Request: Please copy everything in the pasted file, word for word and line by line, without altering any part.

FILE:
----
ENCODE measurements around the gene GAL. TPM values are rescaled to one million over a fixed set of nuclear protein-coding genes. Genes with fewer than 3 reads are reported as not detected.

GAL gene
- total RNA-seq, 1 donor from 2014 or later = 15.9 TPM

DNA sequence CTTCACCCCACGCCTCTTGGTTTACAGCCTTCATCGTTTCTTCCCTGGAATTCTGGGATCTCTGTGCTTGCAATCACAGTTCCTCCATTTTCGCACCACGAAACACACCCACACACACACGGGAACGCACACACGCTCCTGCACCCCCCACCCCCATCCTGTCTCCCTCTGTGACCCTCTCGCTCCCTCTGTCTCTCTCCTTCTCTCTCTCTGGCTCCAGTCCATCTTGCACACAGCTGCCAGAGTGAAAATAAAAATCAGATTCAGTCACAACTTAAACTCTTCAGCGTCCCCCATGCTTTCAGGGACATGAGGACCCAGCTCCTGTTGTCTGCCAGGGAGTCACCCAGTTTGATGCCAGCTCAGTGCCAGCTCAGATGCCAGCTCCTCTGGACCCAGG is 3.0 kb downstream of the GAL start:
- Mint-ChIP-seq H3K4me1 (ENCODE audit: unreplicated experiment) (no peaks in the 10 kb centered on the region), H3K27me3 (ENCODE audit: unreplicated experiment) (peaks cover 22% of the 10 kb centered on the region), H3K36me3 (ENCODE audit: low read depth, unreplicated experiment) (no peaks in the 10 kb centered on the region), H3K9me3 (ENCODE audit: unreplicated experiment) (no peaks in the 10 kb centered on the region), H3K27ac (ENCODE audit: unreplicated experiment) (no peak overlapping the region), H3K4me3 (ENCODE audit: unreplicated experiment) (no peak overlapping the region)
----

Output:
ENCODE measurements around the gene GAL. TPM values are rescaled to one million over a fixed set of nuclear protein-coding genes. Genes with fewer than 3 reads are reported as not detected.

GAL gene
- total RNA-seq, 1 donor from 2014 or later = 15.9 TPM

DNA sequence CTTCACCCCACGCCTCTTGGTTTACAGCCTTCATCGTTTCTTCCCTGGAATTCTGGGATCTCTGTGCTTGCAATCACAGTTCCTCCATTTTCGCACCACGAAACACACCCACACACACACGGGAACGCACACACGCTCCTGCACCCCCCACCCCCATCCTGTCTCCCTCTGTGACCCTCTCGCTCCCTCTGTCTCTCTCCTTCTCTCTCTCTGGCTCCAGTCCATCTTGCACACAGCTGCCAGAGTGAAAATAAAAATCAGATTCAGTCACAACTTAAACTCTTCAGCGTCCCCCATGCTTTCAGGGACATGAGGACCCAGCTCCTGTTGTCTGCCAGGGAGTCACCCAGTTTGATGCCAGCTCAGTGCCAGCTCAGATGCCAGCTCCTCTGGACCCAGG is 3.0 kb downstream of the GAL start:
- Mint-ChIP-seq H3K4me1 (ENCODE audit: unreplicated experiment) (no peaks in the 10 kb centered on the region), H3K27me3 (ENCODE audit: unreplicated experiment) (peaks cover 22% of the 10 kb centered on the region), H3K36me3 (ENCODE audit: low read depth, unreplicated experiment) (no peaks in the 10 kb centered on the region), H3K9me3 (ENCODE audit: unreplicated experiment) (no peaks in the 10 kb centered on the region), H3K27ac (ENCODE audit: unreplicated experiment) (no peak overlapping the region), H3K4me3 (ENCODE audit: unreplicated experiment) (no peak overlapping the region)